Mark Wilson June 18th, 2014
Geology, of course, is so much our fundamental basis for being that we rarely think about it. Occasionally, though, particular geological circumstances play direct roles in history. Today as I was visiting Góra Świętej Anny with my geologist friends I was intrigued by events that took place here in 1921 that provided another twist in the story that leads to the cataclysm of World War II.
The image at the top is from Google Earth showing the low prominence of Góra Świętej Anny in the center. It is not particularly high (just 406 meters), but it dominates the surrounding low countryside of fertile fields, productive mines, and scattered factories. As noted in our previous blog entry, Góra Świętej Anny is elevated because it has a core of resistant basalt from an extinct Paleogene volcano. It was an isolated volcano (the furthest eastern exposed basalt in Europe) and thus forms an isolated hill.
This is a view west from Góra Świętej Anny. The haze in the background is from large smokestacks on the right.
On Góra Świętej Anny is the above monument to Polish Silesians who rebelled against the Germans throughout history (Teutonic knights are portrayed on the right panel), particularly during a 1921 battle on this elevation. The monument was dedicated in 1955 during “communist times” and shows many elements of Soviet-style design. It contains within it ashes from Poles killed in the Warsaw Uprising in 1945, and it is on the site of a German mausoleum that was dynamited to oblivion during liberation in 1945.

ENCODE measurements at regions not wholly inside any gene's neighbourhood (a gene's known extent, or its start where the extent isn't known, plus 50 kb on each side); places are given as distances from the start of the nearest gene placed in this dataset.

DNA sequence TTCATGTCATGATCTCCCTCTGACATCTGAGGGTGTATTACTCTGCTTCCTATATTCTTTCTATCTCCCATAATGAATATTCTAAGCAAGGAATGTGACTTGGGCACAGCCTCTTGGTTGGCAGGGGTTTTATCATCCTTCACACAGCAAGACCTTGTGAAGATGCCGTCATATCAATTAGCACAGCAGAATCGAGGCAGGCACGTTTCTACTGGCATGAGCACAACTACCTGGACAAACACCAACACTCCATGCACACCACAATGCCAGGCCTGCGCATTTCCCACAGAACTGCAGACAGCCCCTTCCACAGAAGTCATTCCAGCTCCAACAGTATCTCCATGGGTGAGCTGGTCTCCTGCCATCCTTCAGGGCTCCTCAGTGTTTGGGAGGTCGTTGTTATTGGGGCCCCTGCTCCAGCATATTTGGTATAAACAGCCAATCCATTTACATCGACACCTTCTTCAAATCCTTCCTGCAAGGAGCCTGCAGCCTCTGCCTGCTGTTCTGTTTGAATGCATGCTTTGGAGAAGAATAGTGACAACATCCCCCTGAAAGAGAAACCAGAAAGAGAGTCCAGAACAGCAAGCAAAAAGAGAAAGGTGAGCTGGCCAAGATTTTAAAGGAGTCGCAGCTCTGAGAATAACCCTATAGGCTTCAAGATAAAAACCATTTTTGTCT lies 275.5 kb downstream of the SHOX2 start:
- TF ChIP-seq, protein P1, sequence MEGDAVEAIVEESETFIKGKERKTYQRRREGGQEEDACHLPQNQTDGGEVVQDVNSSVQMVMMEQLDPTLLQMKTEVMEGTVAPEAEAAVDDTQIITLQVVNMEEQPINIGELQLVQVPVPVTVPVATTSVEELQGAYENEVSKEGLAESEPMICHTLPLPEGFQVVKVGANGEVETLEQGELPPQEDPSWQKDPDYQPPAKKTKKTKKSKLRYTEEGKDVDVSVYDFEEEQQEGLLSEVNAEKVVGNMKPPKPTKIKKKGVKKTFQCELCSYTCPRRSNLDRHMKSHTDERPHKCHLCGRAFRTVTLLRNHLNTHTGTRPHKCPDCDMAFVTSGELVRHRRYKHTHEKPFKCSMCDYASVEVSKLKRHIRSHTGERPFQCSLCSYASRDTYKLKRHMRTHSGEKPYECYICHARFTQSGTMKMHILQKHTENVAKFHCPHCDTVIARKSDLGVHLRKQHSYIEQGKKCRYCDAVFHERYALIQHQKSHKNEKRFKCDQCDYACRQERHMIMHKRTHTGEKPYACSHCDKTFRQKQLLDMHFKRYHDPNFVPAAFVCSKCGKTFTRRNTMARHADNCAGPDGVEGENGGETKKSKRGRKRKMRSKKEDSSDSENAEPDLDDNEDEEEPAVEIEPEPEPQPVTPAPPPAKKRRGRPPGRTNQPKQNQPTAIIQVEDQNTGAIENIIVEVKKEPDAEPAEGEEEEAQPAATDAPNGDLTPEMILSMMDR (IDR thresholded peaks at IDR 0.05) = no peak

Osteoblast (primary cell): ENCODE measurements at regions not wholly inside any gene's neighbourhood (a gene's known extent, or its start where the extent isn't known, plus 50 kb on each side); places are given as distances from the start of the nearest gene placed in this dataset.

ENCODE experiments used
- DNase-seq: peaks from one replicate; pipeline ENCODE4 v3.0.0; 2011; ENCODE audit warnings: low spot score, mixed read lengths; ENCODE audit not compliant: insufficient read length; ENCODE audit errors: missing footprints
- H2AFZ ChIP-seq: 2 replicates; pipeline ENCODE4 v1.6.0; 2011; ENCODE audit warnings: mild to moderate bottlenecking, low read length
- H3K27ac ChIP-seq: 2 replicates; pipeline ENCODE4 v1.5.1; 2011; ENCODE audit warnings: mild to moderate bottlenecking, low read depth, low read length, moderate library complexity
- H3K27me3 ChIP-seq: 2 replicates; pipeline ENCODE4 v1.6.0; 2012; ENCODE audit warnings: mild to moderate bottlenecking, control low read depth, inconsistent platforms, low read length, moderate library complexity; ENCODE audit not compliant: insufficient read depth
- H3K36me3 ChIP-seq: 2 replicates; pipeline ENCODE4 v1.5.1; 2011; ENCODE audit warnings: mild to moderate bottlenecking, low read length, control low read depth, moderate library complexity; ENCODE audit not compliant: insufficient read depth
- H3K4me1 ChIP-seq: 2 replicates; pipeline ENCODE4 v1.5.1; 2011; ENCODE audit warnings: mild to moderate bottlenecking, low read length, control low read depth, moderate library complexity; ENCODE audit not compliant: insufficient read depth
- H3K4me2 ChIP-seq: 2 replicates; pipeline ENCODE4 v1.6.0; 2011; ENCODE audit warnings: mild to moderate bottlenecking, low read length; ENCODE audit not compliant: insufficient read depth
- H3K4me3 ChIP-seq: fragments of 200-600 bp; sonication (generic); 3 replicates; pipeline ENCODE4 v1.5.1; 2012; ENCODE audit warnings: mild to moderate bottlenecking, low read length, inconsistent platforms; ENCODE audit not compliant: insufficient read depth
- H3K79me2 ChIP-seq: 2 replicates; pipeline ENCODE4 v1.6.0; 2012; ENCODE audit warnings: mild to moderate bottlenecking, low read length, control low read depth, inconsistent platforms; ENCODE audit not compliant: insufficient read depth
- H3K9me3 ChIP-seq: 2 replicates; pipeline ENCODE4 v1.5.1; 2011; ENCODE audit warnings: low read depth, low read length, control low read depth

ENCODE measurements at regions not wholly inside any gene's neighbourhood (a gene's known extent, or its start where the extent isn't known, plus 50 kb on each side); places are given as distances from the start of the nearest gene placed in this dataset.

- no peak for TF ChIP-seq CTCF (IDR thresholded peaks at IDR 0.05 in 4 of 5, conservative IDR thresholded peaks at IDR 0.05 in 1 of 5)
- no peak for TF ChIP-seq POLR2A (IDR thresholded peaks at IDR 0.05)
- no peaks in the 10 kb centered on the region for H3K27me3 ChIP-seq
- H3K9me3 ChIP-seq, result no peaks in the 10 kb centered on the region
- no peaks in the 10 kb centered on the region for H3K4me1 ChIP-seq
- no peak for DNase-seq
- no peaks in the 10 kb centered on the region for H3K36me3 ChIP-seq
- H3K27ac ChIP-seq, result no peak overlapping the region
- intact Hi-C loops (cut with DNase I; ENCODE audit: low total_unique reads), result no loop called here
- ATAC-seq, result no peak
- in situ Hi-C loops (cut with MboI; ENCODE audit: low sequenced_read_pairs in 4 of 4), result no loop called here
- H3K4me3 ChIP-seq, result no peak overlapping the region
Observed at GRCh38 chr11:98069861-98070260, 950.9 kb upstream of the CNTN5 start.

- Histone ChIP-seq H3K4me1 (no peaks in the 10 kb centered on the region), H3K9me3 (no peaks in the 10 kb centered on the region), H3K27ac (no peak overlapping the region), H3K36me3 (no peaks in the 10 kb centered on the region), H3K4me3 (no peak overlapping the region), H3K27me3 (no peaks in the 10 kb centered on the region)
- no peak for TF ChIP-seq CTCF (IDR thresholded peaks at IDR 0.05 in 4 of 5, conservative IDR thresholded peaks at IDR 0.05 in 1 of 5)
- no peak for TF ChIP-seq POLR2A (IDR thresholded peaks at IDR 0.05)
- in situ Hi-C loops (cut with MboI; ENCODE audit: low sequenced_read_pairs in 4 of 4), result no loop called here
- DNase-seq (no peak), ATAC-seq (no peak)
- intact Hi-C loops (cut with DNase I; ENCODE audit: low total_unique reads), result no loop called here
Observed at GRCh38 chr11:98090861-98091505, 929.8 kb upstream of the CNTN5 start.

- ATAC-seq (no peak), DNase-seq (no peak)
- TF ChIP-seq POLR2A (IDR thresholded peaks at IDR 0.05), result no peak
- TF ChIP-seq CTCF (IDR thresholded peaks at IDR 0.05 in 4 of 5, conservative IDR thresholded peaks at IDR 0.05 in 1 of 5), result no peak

These lead outlines represent Polish workers advancing against German troops in 1921 on Góra Świętej Anny. It is a story too complex for a blog entry, but here was the Battle of Annaberg between German Silesians and Polish Silesians during the Third Silesian Uprising. The Poles had taken this hill and defended it against an attack of German Freikorps, which were essentially World War I soldiers who had refused to demobilize in the chaos following the Armistice. The Poles were eventually forced off Góra Świętej Anny at great cost to the Germans. Later international commissions then divided up Silesia between Germans and Poles, with this area falling to the Germans. Polish Silesians, of course, took this very hard and continued to resist the Germans. Tension in this area eventually fed into pretexts for the German invasion of Poland in 1939, the start of World War II.
German nationalists, many of them early members of the Nazi Party, wanted to make Góra Świętej Anny (or Annaberg, as they called it) a kind of shrine to their past and future efforts to make Silesia part of the Reich. They built a mausoleum (seen in the top right in this pre-war image) and a large amphitheater called a Thingstätte. The idea was to have Nazi rallies here with the dead from 1921 elevated above in some sort of Valhalla. The excavation of the amphitheater is what exposed the Middle Triassic Muschelkalk rocks for our study today.
The amphitheater today survives for Polish festivals (it is a delight to hear the ring of schoolchildren’s voices here) and visiting geologists. (It is part of a geological interpretive trail). At the top of this view is the 1955 Polish monument on the site of the destroyed Nazi mausoleum.
The Germans cut most of the trees of the area down when they made the amphitheater. The Poles have allowed the forest to return. There is something profound about the peaceful, natural healing this reforestation represents.